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1.7 Mammalian Cell Division 👩‍👧‍👧

cell division

Introduction to mammalian cell division

Mammalian cell division is a core JC1 topic in H2 BIO A levels. This topic traces all the events leading up to cytokinesis. And it results in 2 daughter cells after each division in both mitosis and meiosis. One should focus on the differences between the 2 types of cell division as well as proper phrasing exactly describing the processes.

Materials for mammalian cell division

Phrasing errors

  • A pair of bivalents.
  • Diploid number = amount of DNA.
  • Crossing over results in new alleles/genes formed.
  • In meiosis II, the 2 sister chromatids are not identical to each other.
  • An organism is sterile because its gametes have non-homologous chromosomes.
  • Chromosomes are pulled to the opposite ends of the cells by spindle fibers.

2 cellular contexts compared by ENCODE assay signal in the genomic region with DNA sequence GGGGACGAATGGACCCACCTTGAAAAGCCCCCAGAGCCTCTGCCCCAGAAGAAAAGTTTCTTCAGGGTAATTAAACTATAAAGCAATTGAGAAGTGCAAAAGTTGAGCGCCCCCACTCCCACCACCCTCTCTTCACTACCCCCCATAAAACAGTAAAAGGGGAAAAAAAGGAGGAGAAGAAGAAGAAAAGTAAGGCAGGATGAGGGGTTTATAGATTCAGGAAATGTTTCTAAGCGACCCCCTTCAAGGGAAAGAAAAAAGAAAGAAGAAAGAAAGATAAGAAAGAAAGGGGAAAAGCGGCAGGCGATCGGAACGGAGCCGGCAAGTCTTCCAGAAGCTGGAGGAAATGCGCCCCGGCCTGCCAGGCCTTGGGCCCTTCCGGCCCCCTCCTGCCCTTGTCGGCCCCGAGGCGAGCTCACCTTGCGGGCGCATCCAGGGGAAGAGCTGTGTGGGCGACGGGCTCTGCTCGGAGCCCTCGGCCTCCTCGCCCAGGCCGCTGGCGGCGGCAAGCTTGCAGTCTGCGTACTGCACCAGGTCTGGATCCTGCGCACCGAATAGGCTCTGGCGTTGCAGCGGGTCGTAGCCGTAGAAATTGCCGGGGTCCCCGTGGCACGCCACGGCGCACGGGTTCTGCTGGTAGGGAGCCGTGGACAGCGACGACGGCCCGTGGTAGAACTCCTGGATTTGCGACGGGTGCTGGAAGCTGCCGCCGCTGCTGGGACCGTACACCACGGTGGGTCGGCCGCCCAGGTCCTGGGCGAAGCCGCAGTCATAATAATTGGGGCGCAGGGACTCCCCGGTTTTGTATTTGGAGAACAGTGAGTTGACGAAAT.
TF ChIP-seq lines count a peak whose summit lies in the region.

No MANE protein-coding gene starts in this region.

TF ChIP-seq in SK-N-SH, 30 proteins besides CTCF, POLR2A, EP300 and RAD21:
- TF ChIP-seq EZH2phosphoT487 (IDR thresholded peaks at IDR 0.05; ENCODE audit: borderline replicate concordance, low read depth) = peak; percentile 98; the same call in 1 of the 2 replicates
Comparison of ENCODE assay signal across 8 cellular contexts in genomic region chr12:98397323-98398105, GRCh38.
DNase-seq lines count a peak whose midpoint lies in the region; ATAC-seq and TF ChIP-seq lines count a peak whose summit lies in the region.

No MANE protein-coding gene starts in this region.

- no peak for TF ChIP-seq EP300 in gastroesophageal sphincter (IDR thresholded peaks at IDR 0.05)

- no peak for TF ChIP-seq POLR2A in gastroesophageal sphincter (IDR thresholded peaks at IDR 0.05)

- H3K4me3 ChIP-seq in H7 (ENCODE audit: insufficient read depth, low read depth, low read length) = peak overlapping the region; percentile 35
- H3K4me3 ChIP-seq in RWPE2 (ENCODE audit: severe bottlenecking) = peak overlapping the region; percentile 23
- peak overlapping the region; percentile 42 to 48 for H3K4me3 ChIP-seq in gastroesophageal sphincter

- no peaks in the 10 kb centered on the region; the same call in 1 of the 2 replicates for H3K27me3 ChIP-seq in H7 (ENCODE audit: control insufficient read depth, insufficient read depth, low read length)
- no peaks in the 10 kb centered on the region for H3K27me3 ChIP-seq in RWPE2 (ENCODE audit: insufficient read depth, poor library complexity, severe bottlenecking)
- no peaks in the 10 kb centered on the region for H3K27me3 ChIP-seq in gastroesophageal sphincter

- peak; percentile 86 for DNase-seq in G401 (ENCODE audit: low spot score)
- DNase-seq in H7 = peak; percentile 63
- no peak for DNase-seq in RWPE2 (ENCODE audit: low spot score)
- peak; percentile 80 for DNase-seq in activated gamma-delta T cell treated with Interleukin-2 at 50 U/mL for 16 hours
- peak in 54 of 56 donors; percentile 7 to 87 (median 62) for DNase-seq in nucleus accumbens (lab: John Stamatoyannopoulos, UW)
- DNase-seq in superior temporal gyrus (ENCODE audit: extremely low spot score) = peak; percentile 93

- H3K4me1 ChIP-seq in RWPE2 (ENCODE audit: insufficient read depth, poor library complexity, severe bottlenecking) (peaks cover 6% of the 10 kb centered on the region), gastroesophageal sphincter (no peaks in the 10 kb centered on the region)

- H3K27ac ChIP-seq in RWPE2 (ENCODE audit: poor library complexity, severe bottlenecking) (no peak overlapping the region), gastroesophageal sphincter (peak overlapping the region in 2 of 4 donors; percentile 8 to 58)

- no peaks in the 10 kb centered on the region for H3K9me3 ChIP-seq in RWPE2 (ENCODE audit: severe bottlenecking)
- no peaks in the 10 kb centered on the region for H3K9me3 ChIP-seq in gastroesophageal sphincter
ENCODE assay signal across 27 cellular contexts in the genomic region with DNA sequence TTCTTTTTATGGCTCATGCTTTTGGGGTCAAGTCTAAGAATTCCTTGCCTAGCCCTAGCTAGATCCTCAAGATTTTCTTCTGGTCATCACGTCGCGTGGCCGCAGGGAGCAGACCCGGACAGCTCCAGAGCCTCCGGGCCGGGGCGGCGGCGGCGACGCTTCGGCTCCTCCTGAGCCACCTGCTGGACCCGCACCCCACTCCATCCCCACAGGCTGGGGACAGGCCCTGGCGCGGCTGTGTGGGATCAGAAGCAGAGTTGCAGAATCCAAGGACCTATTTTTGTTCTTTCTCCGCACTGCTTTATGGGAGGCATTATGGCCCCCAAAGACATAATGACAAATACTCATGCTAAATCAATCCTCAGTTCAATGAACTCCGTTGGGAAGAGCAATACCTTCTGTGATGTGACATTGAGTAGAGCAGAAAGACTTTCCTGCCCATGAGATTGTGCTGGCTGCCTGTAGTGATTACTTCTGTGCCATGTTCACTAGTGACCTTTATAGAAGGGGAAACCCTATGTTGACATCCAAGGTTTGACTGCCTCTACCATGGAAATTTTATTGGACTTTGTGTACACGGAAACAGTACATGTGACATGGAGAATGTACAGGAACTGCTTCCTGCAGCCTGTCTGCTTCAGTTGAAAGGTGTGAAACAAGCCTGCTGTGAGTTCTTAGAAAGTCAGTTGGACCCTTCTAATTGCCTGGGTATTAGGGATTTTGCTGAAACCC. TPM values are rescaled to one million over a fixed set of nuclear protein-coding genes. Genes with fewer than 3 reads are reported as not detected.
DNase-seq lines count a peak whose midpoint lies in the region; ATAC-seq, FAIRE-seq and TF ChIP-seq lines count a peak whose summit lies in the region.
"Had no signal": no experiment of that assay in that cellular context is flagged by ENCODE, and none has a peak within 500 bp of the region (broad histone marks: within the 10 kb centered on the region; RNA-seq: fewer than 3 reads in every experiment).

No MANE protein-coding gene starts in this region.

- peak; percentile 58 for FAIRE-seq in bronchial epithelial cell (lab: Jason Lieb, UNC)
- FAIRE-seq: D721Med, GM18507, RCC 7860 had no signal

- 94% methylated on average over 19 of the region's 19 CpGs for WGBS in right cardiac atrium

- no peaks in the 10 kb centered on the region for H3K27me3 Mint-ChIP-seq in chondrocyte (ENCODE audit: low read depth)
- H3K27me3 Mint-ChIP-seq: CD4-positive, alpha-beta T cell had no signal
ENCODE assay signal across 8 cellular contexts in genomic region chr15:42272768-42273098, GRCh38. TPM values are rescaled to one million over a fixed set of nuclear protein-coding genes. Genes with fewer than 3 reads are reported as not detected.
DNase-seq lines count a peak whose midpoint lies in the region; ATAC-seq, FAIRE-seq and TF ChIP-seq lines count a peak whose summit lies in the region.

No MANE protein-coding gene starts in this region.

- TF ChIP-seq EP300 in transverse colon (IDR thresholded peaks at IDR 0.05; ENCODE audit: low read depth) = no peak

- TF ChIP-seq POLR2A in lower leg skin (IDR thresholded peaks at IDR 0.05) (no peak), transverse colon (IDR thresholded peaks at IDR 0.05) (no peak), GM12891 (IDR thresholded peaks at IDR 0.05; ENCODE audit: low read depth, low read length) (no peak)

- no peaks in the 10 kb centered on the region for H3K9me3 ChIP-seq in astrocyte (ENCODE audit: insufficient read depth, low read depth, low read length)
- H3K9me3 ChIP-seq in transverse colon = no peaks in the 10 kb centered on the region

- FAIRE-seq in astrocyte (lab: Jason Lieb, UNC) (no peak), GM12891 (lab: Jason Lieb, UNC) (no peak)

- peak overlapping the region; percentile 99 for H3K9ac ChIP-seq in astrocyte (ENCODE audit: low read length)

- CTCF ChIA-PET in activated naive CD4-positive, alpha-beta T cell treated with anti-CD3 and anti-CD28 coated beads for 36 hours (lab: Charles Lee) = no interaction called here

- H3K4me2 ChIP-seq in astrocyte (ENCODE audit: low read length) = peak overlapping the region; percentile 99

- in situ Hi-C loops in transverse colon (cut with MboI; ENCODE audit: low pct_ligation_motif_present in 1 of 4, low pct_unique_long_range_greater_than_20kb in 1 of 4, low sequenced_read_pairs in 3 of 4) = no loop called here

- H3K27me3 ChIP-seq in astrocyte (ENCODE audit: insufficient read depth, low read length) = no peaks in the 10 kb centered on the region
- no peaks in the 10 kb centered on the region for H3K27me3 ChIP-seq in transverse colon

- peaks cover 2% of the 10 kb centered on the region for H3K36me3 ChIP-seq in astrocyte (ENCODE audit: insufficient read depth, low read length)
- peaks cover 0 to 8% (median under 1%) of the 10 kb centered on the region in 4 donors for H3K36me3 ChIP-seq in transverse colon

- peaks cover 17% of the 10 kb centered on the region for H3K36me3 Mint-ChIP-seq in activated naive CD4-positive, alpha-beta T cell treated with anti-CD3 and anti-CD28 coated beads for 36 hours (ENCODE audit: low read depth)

• DNA replication happens in the interphase between meiosis I and II.
  • Chromosomes replicate during interphase.
  • Centromeres split during anaphase.
  • Sister chromatids separate to become individual chromatids.
  • Random orientation/random alignment of homologous chromosomes at metaphase followed by random separation of homologous chromosomes at anaphase I leads to random assortment.
  • Crossing over results in the exchange of genes/part of gene/part of allele/gene loci/gene contents/genetic material/DNA content/genetic information between non-sister chromatids.

Exam tips

  • Microtubules ≠ spindle fibre/microtubules ≠ mitotic spindle.
  • A diploid cell already becomes haploid at the end of meiosis I.
  • Synapsis is the process of pairing up homologous chromosomes. It has to occur first before crossing over can occur. Synapsis is not crossing over.
  • When given a graph and asked to identify the various stages of cell nuclear division, take note of what the y axis is referring to: amount of DNA or number of chromosomes per cell or per nucleus.
  • Centromeres do not interact with the spindle microtubules directly but to kinetochore proteins that are attached to the centromere.